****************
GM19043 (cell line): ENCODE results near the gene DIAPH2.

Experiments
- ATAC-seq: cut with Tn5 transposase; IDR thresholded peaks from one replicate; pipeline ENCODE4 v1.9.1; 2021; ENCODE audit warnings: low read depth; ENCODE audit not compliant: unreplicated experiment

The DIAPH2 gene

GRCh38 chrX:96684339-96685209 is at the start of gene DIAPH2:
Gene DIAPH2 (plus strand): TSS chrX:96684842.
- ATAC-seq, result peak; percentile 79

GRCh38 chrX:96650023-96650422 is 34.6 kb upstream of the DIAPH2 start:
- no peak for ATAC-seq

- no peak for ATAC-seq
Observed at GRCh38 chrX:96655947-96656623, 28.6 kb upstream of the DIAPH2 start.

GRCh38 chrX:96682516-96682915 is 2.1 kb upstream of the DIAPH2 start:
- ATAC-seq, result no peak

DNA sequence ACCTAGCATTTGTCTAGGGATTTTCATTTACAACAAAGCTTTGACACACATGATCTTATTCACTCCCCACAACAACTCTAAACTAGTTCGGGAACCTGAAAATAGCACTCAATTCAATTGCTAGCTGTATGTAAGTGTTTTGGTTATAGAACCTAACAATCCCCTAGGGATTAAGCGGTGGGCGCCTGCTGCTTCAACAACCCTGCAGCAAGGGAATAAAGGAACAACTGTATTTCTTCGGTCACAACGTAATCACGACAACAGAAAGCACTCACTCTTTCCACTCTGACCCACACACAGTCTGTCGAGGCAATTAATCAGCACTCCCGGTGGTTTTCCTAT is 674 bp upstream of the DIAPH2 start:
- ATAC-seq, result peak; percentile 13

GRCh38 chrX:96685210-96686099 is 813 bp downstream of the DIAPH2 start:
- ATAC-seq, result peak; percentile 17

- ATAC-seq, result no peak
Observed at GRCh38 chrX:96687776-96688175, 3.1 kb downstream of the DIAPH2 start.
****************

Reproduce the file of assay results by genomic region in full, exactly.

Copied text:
GM19043 (cell line): ENCODE results near the gene DIAPH2.

Experiments
- ATAC-seq: cut with Tn5 transposase; IDR thresholded peaks from one replicate; pipeline ENCODE4 v1.9.1; 2021; ENCODE audit warnings: low read depth; ENCODE audit not compliant: unreplicated experiment

The DIAPH2 gene

GRCh38 chrX:96684339-96685209 is at the start of gene DIAPH2:
Gene DIAPH2 (plus strand): TSS chrX:96684842.
- ATAC-seq, result peak; percentile 79

GRCh38 chrX:96650023-96650422 is 34.6 kb upstream of the DIAPH2 start:
- no peak for ATAC-seq

- no peak for ATAC-seq
Observed at GRCh38 chrX:96655947-96656623, 28.6 kb upstream of the DIAPH2 start.

GRCh38 chrX:96682516-96682915 is 2.1 kb upstream of the DIAPH2 start:
- ATAC-seq, result no peak

DNA sequence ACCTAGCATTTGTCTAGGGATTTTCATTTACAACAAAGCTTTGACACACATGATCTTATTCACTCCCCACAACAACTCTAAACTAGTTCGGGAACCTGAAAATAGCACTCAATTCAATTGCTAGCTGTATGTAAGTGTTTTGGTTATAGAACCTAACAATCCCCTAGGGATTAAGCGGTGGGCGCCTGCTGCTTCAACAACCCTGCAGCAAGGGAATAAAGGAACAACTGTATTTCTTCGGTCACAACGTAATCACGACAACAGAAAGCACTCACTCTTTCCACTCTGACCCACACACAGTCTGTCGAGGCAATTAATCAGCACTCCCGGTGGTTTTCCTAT is 674 bp upstream of the DIAPH2 start:
- ATAC-seq, result peak; percentile 13

GRCh38 chrX:96685210-96686099 is 813 bp downstream of the DIAPH2 start:
- ATAC-seq, result peak; percentile 17

- ATAC-seq, result no peak
Observed at GRCh38 chrX:96687776-96688175, 3.1 kb downstream of the DIAPH2 start.